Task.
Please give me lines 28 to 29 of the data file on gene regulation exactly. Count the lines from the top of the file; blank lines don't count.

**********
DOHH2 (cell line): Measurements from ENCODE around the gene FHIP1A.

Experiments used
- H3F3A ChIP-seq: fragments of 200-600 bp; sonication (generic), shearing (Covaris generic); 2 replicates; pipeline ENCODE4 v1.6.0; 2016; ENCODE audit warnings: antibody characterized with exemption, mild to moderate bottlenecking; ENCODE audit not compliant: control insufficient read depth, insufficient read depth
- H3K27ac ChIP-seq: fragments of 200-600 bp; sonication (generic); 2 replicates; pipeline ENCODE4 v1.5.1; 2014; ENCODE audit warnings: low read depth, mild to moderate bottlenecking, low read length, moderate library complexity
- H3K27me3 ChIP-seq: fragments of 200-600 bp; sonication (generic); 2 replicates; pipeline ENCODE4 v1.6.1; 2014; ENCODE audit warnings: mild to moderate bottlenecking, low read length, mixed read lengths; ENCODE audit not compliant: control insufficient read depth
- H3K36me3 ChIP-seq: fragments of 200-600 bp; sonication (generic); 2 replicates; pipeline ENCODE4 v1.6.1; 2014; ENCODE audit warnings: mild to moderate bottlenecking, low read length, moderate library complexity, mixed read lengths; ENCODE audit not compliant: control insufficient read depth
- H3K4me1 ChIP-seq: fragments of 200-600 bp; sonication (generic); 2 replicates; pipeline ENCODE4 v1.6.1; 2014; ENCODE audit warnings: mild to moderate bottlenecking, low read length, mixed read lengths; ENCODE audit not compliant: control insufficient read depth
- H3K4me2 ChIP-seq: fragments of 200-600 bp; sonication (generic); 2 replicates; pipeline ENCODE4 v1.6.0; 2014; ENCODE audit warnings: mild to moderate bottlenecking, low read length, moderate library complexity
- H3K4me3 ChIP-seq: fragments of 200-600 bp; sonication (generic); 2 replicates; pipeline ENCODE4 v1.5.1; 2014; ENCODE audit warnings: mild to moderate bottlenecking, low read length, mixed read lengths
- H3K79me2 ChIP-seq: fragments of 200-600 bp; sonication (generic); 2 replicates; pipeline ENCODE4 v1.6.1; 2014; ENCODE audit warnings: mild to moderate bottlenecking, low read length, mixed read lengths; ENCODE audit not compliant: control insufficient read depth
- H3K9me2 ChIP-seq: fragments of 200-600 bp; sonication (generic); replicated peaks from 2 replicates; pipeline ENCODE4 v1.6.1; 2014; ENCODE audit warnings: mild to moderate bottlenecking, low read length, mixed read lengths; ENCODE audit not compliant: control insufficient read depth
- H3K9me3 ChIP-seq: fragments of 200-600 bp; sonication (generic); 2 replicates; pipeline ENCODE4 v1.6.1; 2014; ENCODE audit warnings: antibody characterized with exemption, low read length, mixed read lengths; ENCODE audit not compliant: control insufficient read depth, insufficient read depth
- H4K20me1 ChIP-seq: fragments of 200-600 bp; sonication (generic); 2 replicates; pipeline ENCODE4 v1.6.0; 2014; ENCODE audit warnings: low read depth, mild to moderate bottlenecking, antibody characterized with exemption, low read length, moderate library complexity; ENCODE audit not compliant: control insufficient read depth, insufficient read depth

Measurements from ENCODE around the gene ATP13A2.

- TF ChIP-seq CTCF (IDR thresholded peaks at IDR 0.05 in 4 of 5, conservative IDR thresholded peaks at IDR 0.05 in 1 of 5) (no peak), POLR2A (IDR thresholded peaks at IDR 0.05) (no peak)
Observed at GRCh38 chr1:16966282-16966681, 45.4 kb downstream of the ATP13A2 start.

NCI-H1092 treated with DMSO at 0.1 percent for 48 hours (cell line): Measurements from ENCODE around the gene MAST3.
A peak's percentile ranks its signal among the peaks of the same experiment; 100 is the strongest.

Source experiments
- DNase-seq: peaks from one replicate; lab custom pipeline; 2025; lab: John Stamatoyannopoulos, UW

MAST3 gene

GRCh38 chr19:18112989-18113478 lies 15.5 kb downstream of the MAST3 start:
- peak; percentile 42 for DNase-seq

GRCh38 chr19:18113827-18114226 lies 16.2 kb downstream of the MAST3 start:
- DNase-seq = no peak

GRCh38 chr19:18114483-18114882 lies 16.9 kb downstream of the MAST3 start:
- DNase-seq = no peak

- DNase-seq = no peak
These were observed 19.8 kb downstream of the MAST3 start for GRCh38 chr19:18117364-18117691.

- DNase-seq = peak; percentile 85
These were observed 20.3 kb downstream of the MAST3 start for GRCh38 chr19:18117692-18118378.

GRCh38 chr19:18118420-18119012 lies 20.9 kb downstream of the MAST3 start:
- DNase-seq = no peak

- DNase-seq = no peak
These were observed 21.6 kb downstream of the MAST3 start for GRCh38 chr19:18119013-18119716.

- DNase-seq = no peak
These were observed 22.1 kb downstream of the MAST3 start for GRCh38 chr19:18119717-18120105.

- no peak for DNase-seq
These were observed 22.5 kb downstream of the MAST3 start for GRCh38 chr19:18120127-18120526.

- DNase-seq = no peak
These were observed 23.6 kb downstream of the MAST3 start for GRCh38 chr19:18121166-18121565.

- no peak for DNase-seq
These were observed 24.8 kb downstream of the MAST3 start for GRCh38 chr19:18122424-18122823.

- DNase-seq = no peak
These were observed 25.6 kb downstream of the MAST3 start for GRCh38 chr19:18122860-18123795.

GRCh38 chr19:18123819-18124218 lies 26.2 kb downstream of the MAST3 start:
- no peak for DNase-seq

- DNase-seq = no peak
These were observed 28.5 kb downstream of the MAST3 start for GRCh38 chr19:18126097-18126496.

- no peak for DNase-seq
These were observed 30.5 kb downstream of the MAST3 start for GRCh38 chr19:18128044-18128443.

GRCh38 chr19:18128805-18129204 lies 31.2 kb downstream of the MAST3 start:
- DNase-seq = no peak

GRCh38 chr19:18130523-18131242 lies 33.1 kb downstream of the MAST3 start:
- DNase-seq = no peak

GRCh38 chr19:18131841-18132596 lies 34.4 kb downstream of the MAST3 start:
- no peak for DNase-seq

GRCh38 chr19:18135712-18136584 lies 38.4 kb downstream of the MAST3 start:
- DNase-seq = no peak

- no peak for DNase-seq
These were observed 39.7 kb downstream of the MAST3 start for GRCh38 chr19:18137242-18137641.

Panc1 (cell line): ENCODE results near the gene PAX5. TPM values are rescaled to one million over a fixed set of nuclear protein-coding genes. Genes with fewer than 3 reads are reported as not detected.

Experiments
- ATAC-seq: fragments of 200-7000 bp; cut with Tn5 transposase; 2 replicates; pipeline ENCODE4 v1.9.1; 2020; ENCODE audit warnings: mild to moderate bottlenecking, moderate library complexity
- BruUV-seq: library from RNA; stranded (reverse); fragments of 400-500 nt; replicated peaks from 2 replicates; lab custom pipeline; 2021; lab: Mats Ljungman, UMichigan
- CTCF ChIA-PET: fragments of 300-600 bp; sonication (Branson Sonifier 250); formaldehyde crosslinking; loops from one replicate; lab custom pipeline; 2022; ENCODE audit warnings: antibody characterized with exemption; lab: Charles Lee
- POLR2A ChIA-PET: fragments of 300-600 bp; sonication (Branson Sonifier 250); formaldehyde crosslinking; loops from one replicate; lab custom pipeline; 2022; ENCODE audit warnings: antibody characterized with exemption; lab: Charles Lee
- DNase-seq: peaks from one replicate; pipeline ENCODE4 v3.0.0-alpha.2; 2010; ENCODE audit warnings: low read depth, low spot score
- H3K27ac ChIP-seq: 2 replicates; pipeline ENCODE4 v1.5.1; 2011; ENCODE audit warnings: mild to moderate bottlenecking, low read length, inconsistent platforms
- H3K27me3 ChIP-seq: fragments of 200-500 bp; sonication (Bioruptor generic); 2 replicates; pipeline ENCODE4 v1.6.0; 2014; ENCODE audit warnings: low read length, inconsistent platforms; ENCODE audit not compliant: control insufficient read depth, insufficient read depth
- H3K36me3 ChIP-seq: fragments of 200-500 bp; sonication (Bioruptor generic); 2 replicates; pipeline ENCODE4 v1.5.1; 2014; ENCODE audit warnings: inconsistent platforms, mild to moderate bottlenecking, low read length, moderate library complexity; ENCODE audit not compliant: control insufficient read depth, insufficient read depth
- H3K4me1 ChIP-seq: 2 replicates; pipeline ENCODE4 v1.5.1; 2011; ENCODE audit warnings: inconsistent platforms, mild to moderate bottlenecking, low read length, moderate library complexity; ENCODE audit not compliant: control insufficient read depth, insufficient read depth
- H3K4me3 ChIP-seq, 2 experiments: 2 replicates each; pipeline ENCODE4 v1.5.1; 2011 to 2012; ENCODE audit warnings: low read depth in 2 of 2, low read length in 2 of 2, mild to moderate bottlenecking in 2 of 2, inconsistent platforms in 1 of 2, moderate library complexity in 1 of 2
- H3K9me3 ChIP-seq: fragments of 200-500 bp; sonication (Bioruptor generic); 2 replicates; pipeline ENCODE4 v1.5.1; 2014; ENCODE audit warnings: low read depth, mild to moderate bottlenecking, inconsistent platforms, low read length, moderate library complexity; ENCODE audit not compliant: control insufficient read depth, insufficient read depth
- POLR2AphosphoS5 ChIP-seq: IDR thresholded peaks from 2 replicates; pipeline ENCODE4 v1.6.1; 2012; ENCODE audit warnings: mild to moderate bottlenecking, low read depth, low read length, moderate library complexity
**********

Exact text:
- DNase-seq = no peak
These were observed 19.8 kb downstream of the MAST3 start for GRCh38 chr19:18117364-18117691.